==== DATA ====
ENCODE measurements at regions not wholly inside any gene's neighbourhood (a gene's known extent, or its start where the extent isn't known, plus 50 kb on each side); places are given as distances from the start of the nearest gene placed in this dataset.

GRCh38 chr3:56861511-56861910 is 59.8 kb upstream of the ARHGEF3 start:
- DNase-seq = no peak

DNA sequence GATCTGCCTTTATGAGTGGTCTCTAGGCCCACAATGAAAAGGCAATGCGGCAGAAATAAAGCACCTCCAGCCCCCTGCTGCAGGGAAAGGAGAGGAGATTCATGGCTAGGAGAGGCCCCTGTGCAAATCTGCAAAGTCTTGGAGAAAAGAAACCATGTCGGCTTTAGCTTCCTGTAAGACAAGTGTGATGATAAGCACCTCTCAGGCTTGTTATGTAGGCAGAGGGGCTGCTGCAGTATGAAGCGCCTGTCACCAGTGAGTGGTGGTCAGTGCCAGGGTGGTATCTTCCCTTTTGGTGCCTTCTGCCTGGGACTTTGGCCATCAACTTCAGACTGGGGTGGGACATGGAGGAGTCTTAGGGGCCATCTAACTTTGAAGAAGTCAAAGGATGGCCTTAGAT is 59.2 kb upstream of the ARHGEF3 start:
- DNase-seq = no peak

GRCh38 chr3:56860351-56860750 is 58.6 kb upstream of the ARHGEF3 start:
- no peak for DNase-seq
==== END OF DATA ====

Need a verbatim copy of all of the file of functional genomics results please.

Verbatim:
ENCODE measurements at regions not wholly inside any gene's neighbourhood (a gene's known extent, or its start where the extent isn't known, plus 50 kb on each side); places are given as distances from the start of the nearest gene placed in this dataset.

GRCh38 chr3:56861511-56861910 is 59.8 kb upstream of the ARHGEF3 start:
- DNase-seq = no peak

DNA sequence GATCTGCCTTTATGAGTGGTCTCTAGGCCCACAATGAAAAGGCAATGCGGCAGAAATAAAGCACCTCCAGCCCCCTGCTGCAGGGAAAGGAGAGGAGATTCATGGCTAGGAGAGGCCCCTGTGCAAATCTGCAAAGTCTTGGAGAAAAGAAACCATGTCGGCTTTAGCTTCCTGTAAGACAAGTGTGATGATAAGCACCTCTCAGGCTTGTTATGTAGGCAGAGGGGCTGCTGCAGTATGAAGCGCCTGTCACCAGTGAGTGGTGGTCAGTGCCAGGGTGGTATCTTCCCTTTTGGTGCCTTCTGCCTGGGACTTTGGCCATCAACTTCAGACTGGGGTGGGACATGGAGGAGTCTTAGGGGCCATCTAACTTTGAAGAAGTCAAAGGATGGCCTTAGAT is 59.2 kb upstream of the ARHGEF3 start:
- DNase-seq = no peak

GRCh38 chr3:56860351-56860750 is 58.6 kb upstream of the ARHGEF3 start:
- no peak for DNase-seq